The cabin windows are cut after the blanks have been cemented into place. A small brace between windows will help to stiffen this spot. Use heavy celluloid for the windows.
Smooth out the entire body with fine sandpaper Finish by brushing one or two coats of microfilm solution on the surface first, followed up with one coat of varnish. It is important to have some finish on the body which will withstand the rotting effect of gas and oil. But stay away from dope and paint, as they will put the body out of shape in time. The microfilm solution and varnish are absolutely harmless in this respect.
Make the nose the following way: Copy the two front formers onto a piece of paper. Cut each piece 3/32" smaller all around. Cut 1/2" off the curvy part of each in a straight line. These cut-offs will be filled in with a solid block. Cut out the formers of 1/8" sheet and leave them solid. Now cement the two together at the same angle as the front of the body. While an auxiliary 1/4" x 1/4" holds the front former in place, plank the sides with 3/16" soft balsa and put solid blocks on top and bottom. Carve and sandpaper to shape. Use clear dope and paint inside and out in order to make it gas-proof. Two bamboo tracks anchored in the bottom of the nose support the coil. The battery box is made of hard 1/16" sheet balsa and cemented firmly. The landing gear is of 1/16" piano wire faired in and reinforced with a large-face brass bushing on each side of the nose.
The motor is mounted on two aluminum brackets which in turn are screwed to the front former. I have used a sawed-off Austin timer -- but, shifted a little forward, even a fullsize one will fit in.
Solder all the connections into a firm joint. To avoid losses through interference, the high-tension wire is brought through a slot between the nose and the cabin front. The whole nose is held firmly to the body by rubber bands on each side. Provide piano-wire hooks for this purpose, both on the nose and body.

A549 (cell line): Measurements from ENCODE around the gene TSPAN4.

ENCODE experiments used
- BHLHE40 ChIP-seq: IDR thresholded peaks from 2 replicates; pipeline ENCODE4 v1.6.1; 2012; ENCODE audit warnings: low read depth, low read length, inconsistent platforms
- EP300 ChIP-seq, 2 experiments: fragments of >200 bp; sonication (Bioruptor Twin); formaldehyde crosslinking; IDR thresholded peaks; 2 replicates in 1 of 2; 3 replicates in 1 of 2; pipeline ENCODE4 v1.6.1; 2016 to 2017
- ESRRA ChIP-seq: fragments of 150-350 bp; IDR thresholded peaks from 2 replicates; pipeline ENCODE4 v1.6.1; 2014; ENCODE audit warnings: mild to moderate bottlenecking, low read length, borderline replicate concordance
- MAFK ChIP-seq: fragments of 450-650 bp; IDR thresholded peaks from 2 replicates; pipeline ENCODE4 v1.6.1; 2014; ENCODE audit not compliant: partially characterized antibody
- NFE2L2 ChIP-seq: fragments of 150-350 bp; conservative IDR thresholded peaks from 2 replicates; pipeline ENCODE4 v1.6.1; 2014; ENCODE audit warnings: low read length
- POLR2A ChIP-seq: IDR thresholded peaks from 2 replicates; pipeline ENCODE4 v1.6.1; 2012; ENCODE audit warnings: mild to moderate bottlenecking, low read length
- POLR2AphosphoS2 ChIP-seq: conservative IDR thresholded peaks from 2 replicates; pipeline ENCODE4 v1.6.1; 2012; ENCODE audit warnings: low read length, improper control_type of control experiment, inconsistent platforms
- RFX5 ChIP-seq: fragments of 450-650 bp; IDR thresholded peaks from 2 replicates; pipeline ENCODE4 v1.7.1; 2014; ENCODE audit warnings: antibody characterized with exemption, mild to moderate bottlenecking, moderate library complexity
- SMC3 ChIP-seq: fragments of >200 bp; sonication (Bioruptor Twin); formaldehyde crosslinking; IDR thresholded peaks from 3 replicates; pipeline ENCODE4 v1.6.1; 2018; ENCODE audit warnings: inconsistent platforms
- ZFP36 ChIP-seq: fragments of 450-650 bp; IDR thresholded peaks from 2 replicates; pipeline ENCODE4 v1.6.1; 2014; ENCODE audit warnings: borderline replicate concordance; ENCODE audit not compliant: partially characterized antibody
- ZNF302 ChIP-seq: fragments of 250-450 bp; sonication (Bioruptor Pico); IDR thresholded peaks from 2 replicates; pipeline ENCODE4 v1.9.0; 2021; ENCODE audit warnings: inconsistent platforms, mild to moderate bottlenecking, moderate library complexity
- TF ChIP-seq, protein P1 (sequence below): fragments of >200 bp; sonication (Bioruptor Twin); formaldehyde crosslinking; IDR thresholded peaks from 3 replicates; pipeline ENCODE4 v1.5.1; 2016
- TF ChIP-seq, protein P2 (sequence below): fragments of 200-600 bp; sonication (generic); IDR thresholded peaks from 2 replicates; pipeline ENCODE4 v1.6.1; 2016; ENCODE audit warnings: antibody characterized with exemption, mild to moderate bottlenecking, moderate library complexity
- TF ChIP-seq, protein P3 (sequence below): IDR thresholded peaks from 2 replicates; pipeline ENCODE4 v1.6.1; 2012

WING AND TAIL
The wing is made in two halves. Cut out all the ribs for the straight part of the panel. Pin the trailing edge down and butt-joint the two end ribs. Now slide the spar through the notches and fasten the leading edge. Follow with the rest of the ribs. Bend the bamboo tips above the gas range, and notch them in place. Fit in the smaller tip ribs, which are sanded lower and lower toward the tip.
The front cut-out ring may look odd to some, but it is the only way to preserve the cabin position.
The tail employs no spar. The outline is cut out to shape and assembled. Flat balsa ribs are set in, whereupon the edges are sandpapered into a streamlined section. The rudder tab is solid balsa hinged with small aluminum pieces. Cover all the surfaces with single Jap tissue. A couple of coats of dope should make it water and gas-proof to a reasonable degree. The wing and tail units are fastened with rubber hands.
Glide the model without the prop, whose weight is replaced with a rag bundled around the motor. If there is any incidence change necessary, do it on the elevator. When the hand glide is perfected, leave the rudder in straight position, open the motor to about seventy-five percent and hand-launch the model ten to twenty degrees off the wind to the left. If it does not continue to turn in the same direction and stalls around under power, give it one-eighth-inch left rudder the next time. All adjustments should be carefully considered before being put into effect.
My original model has made hundreds of flights without damage.
Scanned From December 1939